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The Parable Discovery by Jeffrey L. Curry

Have you ever wondered what first century discipleship looked like? It certainly was a process. But the question remains, 'what exactly was it that Jesus taught His twelve dedicated learners?'

The Parable Discovery will begin to take you through the actual first century curriculum, as left behind by the Apostle Matthew, for a discipleship to Jesus Christ. This simple book uses the ancient teaching method known as mashal/nimshal and an understanding of the ancient Hebrew literary patterns found in the Old Testament to bring Matthew's original discipleship lessons to the forefront. Rest assured, Matthew was no biography. But as you begin to understand The Parable Discovery, you also will learn how the First Gospel was originally meant to be used... simply, as a discipleship manual.


Taken from The Parable Discovery:

Many currently take the book of Matthew at face value. And from there they, as Christians, extrapolate lessons from the text usually in singular fashion, one lesson from one paragraph. But because Matthew intended each particular passage be interpreted in light of a parable, we can move from simply trying to interpret the text as it stands on its own, to having Matthew lead us to his desired place of vision. Matthew himself, by choosing to organize his material with this literary pattern (parallelism), has wisely provided for us a hermeneutic - a safeguard to be used in the interpretation of his gospel. The literary pattern, when understood, is like a commentary written by the Apostle himself. This process - comparing the parable with its intended vignette - illuminates the intended lesson from each and every paragraph of the book. The literary pattern Matthew employed, which was parallel and not linear, can be used like a road map to reveal the intended lessons for the disciple. And this is light years beyond our current methods, for it gets us as close to Jesus? own teachings as we can possibly be, without the Lord Himself, in the flesh as our instructor. In understanding why Matthew included a particular passage at a particular place we have the key to unlocking the text as never before.


The Mysteries of the Kingdom by Jeffrey L. Curry

The Mysteries of the Kingdom examines, in greater depth, the ancient literary patterns found in the Gospel of Matthew. It is the literary patterns - the very same ones found in the Old Testament - that will lead the reader and student to the wisdom found in the Book of Matthew; to the actual curriculum of first-century discipleship. The mysteries of the kingdom were reserved for disciples. Are you one?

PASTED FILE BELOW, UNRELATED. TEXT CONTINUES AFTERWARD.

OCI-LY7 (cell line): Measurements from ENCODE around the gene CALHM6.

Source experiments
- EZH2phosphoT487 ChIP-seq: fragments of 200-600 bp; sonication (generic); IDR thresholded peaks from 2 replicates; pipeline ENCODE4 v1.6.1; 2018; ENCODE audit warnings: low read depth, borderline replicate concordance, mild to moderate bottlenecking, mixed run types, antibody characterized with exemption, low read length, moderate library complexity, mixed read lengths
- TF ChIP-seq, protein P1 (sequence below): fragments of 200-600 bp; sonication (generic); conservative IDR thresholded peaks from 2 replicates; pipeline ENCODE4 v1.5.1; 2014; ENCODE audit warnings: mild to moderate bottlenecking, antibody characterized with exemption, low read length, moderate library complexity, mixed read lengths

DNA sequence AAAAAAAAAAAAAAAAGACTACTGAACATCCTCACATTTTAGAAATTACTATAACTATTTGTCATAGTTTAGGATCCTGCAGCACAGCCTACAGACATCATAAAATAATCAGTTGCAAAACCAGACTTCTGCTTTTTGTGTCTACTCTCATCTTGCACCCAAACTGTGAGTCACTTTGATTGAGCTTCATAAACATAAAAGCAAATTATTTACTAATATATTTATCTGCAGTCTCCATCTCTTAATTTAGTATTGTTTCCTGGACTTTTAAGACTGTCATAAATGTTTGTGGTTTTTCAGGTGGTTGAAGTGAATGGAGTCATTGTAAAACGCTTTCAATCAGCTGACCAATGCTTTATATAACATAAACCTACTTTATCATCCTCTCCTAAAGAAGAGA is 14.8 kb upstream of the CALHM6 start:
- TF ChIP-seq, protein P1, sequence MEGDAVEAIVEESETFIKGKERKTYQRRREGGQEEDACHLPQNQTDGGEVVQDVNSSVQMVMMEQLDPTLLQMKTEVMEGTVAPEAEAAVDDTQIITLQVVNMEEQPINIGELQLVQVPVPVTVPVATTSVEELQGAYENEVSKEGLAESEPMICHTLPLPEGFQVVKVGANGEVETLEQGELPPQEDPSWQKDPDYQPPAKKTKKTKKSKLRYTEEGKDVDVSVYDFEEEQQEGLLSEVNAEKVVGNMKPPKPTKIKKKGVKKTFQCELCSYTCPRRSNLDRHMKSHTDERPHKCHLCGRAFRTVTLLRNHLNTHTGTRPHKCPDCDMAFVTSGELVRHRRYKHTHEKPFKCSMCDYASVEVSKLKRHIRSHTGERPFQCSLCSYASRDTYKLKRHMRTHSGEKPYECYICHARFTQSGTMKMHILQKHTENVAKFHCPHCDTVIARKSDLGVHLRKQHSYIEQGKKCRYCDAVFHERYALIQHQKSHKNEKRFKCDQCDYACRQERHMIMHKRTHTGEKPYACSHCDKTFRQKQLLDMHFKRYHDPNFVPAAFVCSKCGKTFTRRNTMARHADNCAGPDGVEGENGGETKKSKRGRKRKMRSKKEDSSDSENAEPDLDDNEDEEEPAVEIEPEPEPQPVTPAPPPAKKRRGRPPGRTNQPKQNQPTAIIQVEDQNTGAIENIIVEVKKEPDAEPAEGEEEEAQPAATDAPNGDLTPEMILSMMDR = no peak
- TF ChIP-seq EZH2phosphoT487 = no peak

Taken from The Mysteries of the Kingdom:

The literary devices Matthew chose to use have virtually no place in Western literary architecture. And this is the problem we face when we attempt to understand the ancient Hebrew book of Matthew by using Western literary methods. Viewed through our modern literary eyes, we see a biography, which is not, as we shall see, the highest purpose Matthew intended. Matthew used the ancient Hebrew literary conventions known as chiasmus, parallelism, the seven-fold pattern, and the dirge pattern to organize his Gospel. These literary conventions are as foreign to the modern-day reader as Chinese is to a Texan. Yet, within these ancient conventions lie the keys to understanding Matthew as never before.


Parallels and Prophecy by Jeffrey L. Curry

Parallels and Prophecy is a small book, but one that is packed with many powerful insights that most have never grasped. Many interesting parallels and prophecies are examined in this very compelling and informative work. From the original, first century understanding of the Keys of the Kingdom, to the real identity of the Pharisees, to the most important paragraph in the entire Gospel of Matthew, P and P takes you where you've never been before.  If following Christ is your desire, this book will help you know how to do just that.  This book is a must read for all believers.

Taken from Parallels and Prophecy:

Here (4:1-11) we find a very appropriate picture of the nature and dealings of the evil one. In what is usually termed the ?Three Temptations,? we find Satan?s attempts to get Jesus to sin, in one way or another. But what I really want you to see is a parallel most have probably overlooked. When we examine these temptations as a group, we find the first two are in the same basic format. The other is a different sort of temptation. In the first two, Satan began with ?If you are the Son of God?? in a goading attempt to play on the pride of Jesus. It is very important that you see that the first two temptations are basically the same. ?If you are the Son of God?(then do this to prove it!)? would be my paraphrase. But the third temptation is different. In fact, it is very different. For Satan offered nothing in return for the first two temptations. But in the third temptation, Satan made Jesus an offer of kingdom; even complete rulership over the Earth. IF Jesus would fall down and worship him, THEN Satan would give Him the kingdoms of the world. Satan was indeed making an offer to Jesus. Then, later in the book of Matthew, after this precedent (the wilderness temptations) was set, we find a triad of interesting occurrences. Matthew wanted to see if his reader was paying attention. They are, in order: ...

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